The gateway to Croydon could soon swing open as construction finally begins on a long-awaited landmark development at the heart of the town.
Work on Ruskin Square, a £500m project including hundreds of flats, offices, shops and restaurants on wasteland by East Croydon station, is set to begin this month.
The nine-acre site, dubbed the “East Croydon gateway”, has laid largely empty for 15 years and completely derelict since the closure of the Warehouse Theatre in 2012.
Developers Stanhope and Schroders secured planning permission last year for the first phase of the development, widely seen as a key part of the town's regeneration, after fending off rival proposals to build an arena on the site.
It has now appointed construction contractors Midgard to build the first phase of development, 161 apartments across two tower blocks, one 22-storey and the other nine-storey.
An application to begin construction, including a construction logisitics plan, was submitted to Croydon Council on June 19, with a proposed start date in the coming weeks.
Alison Butler, cabinet member for homes and regeneration, welcomed the news.
She said: “It is a really, really important site for the regeneration of Croydon.
“It is the Croydon gateway, it is the site where you enter East Croydon, so it will send a real message to people that we are open for business, we are an up-and-coming town and so there are lots of opportunities going on here, particularly for jobs and apprenticeships for people who live in the borough.”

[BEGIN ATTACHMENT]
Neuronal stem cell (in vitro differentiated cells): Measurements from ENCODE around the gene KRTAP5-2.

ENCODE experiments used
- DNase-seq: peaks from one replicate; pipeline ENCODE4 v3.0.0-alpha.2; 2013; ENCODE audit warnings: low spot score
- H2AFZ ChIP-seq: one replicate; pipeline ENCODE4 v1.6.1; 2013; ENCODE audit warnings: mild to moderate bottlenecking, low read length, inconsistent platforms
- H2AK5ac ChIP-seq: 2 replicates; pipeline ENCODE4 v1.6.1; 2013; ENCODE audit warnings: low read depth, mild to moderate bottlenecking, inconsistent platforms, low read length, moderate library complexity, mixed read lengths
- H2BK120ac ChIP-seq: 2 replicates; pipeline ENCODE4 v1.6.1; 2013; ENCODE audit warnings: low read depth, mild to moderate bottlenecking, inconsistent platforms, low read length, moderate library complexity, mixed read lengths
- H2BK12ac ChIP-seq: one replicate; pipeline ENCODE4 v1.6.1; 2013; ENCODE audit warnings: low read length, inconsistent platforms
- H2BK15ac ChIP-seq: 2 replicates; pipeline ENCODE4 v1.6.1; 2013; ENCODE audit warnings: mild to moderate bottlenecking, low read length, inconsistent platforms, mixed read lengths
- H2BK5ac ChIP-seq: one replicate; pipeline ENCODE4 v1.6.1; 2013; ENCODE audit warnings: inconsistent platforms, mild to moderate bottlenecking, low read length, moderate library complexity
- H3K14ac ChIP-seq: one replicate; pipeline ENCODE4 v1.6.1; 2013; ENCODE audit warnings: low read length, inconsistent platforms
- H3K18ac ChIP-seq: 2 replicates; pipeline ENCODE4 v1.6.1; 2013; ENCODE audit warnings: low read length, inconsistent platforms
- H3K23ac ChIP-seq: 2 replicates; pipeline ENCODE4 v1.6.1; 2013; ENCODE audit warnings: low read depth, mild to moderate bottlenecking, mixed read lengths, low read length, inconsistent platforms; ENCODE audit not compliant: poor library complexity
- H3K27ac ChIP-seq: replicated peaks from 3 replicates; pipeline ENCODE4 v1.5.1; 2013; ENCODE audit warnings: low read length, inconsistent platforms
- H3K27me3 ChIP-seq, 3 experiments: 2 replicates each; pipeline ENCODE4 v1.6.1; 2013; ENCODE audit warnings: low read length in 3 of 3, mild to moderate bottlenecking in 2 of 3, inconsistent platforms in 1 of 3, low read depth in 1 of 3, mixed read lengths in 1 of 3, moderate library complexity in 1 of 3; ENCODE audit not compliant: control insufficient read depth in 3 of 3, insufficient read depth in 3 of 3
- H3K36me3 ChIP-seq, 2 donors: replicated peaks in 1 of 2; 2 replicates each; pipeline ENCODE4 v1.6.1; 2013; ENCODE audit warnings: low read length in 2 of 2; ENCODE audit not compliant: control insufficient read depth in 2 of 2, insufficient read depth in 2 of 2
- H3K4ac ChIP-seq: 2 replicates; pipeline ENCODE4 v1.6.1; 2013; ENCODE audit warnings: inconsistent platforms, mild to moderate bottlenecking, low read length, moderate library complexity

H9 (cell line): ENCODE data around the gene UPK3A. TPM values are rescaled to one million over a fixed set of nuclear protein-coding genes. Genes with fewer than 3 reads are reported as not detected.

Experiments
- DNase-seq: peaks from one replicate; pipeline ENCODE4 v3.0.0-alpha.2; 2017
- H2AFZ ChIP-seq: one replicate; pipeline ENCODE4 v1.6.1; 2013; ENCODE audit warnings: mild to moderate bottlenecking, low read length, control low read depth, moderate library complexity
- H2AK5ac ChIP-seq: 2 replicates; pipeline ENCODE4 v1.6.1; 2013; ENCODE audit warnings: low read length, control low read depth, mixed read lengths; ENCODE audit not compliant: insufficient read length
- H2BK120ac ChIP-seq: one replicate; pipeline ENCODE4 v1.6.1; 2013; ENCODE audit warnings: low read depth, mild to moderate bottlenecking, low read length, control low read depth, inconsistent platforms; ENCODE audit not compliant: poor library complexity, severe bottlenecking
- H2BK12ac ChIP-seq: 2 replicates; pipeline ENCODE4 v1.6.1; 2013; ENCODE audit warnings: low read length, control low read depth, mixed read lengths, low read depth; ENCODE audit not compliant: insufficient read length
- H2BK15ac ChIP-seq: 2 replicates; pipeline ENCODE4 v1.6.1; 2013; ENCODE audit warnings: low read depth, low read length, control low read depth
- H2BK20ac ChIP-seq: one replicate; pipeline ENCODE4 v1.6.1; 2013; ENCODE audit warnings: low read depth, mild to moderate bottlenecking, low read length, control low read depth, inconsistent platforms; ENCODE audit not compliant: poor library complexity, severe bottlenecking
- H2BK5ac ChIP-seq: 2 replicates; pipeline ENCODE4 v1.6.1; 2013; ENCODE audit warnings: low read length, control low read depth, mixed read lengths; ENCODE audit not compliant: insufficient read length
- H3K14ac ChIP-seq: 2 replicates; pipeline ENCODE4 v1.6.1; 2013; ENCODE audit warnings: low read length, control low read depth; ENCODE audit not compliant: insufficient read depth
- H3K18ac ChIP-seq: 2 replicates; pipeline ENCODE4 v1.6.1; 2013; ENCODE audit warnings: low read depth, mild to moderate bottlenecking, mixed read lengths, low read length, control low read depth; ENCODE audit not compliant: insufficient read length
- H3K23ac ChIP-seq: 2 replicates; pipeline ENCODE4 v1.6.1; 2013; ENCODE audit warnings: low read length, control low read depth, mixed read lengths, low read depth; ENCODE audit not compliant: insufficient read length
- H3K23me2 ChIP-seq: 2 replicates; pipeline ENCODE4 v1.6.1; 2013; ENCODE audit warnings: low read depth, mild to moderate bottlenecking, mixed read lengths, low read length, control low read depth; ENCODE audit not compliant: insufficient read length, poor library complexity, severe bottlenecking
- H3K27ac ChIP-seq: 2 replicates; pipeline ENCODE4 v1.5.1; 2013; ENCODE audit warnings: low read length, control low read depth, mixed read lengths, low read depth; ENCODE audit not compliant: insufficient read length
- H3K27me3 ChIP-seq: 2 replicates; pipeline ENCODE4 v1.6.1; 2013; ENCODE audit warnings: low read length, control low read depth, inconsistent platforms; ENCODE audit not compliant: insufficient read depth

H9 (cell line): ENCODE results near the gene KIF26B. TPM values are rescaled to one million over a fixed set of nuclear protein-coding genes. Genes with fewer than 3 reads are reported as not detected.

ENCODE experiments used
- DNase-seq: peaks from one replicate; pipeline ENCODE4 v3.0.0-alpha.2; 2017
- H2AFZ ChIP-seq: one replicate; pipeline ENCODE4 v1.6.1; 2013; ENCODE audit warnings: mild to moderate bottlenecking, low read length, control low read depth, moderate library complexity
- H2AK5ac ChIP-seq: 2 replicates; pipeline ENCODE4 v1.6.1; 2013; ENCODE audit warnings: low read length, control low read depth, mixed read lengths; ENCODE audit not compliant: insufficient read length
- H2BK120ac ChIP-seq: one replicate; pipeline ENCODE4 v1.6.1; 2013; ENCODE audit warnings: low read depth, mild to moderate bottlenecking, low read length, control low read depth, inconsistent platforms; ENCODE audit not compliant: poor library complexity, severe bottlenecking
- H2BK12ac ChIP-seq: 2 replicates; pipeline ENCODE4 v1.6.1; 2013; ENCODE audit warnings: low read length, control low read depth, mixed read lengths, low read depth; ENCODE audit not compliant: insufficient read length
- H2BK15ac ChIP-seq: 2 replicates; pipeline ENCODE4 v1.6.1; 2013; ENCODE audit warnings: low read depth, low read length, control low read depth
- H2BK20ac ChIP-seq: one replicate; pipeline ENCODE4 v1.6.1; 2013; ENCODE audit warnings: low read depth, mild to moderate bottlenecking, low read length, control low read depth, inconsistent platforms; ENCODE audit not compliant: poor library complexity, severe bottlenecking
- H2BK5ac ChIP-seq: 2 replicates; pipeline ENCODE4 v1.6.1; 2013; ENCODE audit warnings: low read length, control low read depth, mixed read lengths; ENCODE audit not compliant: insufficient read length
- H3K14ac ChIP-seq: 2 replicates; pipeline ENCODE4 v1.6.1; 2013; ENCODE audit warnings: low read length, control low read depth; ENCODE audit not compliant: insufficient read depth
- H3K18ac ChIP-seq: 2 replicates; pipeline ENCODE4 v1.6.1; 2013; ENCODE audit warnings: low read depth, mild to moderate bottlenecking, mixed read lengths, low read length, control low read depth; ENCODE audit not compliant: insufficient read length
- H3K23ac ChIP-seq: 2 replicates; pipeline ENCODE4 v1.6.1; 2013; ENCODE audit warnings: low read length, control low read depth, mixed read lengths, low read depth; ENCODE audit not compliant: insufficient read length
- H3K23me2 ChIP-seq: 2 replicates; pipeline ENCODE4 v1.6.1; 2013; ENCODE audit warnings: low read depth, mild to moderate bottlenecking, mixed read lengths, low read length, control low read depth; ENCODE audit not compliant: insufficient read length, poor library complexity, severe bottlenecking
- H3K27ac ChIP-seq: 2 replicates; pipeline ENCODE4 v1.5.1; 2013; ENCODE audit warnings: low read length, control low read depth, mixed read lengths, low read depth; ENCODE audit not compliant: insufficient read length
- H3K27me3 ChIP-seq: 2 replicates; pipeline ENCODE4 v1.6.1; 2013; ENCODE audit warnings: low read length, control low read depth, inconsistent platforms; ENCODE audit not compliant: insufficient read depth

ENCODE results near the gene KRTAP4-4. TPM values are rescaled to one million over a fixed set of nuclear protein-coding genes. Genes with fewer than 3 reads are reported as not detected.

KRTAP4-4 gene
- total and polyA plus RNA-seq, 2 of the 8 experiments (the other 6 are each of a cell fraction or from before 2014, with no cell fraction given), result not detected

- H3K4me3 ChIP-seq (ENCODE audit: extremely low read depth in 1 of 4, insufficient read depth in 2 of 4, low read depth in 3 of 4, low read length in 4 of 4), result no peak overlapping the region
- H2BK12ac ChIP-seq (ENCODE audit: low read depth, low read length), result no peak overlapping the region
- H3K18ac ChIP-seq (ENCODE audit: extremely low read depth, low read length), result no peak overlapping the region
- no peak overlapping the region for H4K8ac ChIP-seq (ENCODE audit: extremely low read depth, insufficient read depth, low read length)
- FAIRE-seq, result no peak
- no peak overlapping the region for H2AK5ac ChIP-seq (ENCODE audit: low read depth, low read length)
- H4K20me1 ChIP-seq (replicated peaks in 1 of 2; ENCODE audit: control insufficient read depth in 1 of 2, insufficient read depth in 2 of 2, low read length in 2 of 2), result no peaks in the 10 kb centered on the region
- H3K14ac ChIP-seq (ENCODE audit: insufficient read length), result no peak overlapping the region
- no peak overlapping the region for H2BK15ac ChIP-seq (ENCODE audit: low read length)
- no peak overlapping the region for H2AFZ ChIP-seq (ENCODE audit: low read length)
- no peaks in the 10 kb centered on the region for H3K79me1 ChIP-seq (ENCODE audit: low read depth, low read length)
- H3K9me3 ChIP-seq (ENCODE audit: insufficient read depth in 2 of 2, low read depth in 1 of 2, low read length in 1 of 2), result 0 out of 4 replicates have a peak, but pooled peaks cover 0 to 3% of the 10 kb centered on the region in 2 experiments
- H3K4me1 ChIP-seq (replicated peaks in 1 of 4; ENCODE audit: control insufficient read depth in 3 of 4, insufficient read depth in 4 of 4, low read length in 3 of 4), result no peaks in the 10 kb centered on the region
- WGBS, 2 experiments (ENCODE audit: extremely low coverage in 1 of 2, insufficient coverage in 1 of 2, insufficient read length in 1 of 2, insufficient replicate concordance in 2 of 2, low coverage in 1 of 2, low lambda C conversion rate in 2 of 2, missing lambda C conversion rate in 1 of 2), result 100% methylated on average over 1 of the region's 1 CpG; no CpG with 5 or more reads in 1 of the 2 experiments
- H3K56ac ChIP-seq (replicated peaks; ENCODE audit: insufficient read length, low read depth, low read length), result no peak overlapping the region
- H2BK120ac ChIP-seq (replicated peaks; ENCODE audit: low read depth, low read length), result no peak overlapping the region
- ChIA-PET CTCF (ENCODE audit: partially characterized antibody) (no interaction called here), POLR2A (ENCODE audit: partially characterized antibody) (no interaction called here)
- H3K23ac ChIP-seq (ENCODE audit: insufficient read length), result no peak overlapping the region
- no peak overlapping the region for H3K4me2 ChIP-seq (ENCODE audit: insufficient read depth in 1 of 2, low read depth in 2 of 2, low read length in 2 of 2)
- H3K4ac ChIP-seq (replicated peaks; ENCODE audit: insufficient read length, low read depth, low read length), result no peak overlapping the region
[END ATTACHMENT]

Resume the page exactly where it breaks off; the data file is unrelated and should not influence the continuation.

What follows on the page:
Matthew Sims, chief executive of Croydon Bid, said: “It has been a long time coming.
“It is great to finally have movement on the site, to see developments such as this one coming alive in Croydon and we look forward to the town continuing its growth.
“The site has laid dormant for a number of years and this is another example of Croydon moving forward.”
The completed development will include five buildings with up to 625 homes, 22,000sq m of offices, retail units and a car park.
But plans to replace the Warehouse Theatre, demolished in October, with a new theatre have been dropped, with the developers to pay the council a £4m infrastructure levy to invest in culture elsewhere.
Ian Lindsley, spokesman for Stanhope and Schroders, said culture could feature in the completed development.
He said: “We will probably get the residential and the office space going first and then it will depend on demand and activity locally how the whole masterplan goes forward.
“We are very pleased that we are finally cracking on with it.”
Council planning officers are considering a pre-application proposal for an eight-to-10-storey office block, as part of the the second phase of the development.